Anssi Karttunen imbues what can sometimes be quite complex writing with ease and understanding. He is able to draw a thread through the myriad of textures, and generate a marvelously interesting variety of sound. His enthusiasm for this music is unquestionable, and this is coupled with a formidable technical armoury... Of all the works on this fascinating disk, I found Ysaye´s Sonata the most appealing, in terms of colour and virtuosity, pursuing an improvisatory quality that veritably sparkles in the hands of Karttunen.


Complete Beethoven works for Cello and Piano Vol. 1

Anssi Karttunen plays an English cello with a pleasantly buzzy tone and prominent upper harmonics, and Hakkila´s fortepiano is based on a Walter of 1795. The result is bright, almost brilliant, in tone, and the overall effect is much more forceful than we expect from traditional modern performances.... The forthright, nervous, powerful, but above all accurate, performances of all the works bring the music to life most vividly. These young Finnish artists truly understand the spirit of early romanticism...


A. Karttunen and T. Hakkila play as if they really are exploring ideas of startling novelty, daring each other on, and pushing their instruments to the limits of their capabilities... In the op.5 No.1 Sonata they recreate the energy of those two itinerant virtuosos, Beethoven and Duport, in whose hands the work first came to life. Rhythms snap one against the other, as the sudden mischiefs of brief song, so prophetic of the compact dramas of the op.10 piano sonatas, spring to new life.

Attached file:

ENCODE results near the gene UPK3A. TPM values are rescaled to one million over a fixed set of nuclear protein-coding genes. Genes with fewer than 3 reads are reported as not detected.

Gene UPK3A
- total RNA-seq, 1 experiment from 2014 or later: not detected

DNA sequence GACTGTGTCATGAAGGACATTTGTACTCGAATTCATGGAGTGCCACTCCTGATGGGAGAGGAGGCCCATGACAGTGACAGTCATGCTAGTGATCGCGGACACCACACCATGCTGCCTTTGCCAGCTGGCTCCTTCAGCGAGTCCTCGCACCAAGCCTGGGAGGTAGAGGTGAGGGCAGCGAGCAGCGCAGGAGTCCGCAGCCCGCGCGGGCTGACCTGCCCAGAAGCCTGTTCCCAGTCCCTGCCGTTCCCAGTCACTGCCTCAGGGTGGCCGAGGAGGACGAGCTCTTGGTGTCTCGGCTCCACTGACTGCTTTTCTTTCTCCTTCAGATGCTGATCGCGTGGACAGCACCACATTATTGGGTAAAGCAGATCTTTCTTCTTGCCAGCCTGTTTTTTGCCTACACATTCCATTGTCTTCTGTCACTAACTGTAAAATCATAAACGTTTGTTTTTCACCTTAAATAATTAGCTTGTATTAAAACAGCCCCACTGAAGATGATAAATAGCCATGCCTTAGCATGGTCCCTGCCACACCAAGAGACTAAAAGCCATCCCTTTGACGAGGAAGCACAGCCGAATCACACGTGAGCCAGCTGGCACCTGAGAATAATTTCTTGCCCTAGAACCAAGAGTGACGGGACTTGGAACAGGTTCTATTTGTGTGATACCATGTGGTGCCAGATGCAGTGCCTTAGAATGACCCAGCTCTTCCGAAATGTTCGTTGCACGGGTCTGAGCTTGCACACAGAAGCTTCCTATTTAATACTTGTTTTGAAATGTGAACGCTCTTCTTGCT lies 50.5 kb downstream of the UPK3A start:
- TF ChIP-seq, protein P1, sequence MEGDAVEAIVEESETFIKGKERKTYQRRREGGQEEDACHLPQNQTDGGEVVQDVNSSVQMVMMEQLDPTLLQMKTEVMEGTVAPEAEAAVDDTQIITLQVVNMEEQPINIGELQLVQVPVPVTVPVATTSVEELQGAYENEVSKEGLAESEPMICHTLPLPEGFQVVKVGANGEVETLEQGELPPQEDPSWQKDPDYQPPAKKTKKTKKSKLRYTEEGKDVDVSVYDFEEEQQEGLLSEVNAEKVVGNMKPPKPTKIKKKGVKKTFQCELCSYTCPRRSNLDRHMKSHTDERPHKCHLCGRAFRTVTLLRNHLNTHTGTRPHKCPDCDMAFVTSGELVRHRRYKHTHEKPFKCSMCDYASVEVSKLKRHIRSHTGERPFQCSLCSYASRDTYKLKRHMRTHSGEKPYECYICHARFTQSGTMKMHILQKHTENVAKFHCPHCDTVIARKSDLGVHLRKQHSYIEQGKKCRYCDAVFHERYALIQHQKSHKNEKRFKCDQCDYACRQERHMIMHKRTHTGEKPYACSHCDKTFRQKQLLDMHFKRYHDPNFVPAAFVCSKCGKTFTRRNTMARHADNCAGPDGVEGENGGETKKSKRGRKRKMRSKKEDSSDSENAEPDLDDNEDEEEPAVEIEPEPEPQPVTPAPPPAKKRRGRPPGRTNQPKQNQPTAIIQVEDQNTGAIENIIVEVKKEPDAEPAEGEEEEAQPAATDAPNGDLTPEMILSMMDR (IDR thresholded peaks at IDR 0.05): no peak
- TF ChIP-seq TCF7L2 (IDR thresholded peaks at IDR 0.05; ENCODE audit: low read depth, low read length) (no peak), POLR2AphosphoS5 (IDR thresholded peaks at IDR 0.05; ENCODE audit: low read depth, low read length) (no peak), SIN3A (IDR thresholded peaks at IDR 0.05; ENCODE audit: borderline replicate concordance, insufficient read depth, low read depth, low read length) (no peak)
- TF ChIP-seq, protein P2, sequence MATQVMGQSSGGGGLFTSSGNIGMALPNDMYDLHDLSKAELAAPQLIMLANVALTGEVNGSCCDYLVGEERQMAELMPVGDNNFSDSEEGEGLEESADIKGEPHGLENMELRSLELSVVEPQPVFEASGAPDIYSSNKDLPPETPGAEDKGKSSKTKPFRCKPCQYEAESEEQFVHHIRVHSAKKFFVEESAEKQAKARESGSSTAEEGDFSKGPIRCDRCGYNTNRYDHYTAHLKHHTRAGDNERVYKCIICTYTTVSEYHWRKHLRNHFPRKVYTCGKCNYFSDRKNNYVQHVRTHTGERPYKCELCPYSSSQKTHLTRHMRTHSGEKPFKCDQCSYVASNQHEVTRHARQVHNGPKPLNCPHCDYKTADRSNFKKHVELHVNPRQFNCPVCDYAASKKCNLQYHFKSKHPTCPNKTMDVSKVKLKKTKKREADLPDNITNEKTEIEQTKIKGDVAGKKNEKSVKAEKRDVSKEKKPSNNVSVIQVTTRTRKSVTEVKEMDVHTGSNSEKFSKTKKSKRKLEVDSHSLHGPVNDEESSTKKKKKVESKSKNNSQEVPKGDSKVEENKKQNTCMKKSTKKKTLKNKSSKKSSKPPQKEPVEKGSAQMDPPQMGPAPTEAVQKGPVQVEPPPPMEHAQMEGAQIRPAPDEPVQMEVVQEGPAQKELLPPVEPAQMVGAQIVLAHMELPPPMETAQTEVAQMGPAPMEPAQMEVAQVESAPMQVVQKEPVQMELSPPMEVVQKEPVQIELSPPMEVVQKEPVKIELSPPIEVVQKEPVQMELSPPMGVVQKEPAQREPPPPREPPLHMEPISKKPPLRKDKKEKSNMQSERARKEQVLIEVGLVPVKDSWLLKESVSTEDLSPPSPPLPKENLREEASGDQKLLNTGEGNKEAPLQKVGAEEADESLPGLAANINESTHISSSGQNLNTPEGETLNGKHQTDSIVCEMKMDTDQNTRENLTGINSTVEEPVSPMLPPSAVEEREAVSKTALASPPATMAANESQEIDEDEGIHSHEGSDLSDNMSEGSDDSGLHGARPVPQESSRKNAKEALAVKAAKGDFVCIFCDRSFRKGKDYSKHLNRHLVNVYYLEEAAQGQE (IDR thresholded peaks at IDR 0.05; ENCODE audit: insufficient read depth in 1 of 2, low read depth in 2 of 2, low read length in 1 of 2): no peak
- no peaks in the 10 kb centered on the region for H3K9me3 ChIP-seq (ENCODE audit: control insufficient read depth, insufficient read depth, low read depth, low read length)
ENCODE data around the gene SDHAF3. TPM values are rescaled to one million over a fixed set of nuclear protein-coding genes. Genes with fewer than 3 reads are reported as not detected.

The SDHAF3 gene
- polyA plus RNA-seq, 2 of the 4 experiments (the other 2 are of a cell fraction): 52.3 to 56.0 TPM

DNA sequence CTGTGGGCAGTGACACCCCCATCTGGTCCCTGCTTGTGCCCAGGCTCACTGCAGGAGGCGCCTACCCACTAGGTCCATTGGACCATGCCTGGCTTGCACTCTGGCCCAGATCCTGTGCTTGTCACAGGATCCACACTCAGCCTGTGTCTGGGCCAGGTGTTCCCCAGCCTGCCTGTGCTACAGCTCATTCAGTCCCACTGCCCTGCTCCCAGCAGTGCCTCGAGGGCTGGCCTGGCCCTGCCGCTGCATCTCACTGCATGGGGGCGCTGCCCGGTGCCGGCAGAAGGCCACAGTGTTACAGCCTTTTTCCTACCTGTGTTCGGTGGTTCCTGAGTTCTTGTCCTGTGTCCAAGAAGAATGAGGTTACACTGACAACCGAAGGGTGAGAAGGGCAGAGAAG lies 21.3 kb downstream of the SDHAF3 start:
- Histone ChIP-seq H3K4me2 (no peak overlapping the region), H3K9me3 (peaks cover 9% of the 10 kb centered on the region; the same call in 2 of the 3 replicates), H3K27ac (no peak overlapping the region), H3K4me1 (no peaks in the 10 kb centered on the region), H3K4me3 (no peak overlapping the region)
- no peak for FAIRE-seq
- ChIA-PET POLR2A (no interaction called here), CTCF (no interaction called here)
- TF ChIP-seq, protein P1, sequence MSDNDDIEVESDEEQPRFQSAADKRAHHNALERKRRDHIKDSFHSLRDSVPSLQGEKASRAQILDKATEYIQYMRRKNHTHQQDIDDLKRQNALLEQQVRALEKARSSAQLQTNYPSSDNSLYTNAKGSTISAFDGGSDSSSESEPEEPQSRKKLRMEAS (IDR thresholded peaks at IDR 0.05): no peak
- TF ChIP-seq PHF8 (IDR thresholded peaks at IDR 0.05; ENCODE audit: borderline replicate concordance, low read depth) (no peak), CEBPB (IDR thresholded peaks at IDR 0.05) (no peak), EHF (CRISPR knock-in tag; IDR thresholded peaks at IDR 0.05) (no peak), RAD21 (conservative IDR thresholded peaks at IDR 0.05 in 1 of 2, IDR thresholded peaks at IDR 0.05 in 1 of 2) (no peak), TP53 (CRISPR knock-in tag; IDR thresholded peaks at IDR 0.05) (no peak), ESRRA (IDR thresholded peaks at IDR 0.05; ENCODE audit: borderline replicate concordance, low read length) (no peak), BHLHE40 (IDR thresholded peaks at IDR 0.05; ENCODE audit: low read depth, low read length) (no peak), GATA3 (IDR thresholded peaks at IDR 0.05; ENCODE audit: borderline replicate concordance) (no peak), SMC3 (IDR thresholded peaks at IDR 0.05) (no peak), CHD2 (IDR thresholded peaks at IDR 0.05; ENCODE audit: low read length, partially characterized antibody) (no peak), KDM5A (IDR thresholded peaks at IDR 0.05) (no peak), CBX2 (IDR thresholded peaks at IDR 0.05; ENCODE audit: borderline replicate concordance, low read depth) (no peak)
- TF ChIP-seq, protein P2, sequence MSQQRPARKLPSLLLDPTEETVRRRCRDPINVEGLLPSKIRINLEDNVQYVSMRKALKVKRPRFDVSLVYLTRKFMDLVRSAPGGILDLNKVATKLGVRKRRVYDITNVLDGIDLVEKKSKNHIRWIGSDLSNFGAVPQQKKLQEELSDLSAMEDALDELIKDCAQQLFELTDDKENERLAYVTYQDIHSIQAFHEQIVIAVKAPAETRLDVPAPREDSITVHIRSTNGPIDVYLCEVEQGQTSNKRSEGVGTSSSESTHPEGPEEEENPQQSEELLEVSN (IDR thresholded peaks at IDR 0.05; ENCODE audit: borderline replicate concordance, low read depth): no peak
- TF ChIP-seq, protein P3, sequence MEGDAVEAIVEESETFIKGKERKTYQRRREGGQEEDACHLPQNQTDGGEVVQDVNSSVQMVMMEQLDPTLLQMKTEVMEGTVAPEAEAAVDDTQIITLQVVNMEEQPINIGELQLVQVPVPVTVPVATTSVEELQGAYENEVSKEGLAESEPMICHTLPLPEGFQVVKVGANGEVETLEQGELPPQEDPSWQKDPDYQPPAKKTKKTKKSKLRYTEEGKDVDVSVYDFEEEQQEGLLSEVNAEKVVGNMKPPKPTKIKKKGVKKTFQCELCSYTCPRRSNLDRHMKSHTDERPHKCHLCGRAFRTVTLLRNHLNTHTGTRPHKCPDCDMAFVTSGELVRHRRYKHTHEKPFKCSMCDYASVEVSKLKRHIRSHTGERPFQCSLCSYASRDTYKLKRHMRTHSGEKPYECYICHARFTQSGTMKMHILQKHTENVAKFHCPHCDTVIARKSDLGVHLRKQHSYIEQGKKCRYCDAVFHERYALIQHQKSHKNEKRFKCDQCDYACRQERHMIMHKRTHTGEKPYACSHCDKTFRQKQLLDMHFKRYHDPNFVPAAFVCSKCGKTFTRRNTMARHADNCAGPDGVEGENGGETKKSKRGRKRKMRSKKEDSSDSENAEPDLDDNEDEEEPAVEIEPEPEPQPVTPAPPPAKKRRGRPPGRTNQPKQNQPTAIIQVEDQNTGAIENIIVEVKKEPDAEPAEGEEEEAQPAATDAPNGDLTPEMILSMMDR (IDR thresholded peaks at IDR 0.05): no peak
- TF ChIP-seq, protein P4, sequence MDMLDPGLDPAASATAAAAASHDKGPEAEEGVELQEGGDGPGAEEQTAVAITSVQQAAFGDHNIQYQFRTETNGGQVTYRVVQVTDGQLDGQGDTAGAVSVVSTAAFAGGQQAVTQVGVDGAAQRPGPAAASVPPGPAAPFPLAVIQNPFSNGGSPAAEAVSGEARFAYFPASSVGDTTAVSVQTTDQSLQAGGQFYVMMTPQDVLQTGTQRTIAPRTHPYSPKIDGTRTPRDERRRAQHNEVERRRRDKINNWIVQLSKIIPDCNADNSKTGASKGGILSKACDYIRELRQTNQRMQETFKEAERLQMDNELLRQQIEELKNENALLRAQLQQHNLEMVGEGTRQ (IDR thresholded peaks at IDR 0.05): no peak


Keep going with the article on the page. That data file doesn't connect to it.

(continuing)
Complete Beethoven works for Cello and Piano Vol. 3

Anssi Karttunen and Tuija Hakkila play on period instruments with spaciousness and flexibility of phrasing, complemented by keen attention to the finer points of articulation; a seemingly effortless command of their instruments, which is put entirely at the service of the music, never succumbing to bravura display; and an ideal instrumental balance is beautifully enhanced by the recorded acoustic.

Hakkila is one of those all too rare fortepianists who never slam into the keys, forcing the instrument beyond its optimum dynamic range - a failing especially rife in "period" Beethoven. Nor does Karttunen opt for the doctrinaire ban on vibrato that makes so many "historical" performances so tedious. The sound is certainly denser than one expects of conventional cellists, but never distractingly or frustratingly so. Their mutual discourse is a joy to hear, each player beautifully sensitive and responsive to his/her partner with no hint of jeopardy to the overall unanimity of view.

***** -rich, musicanly playing, warrants repeated listening.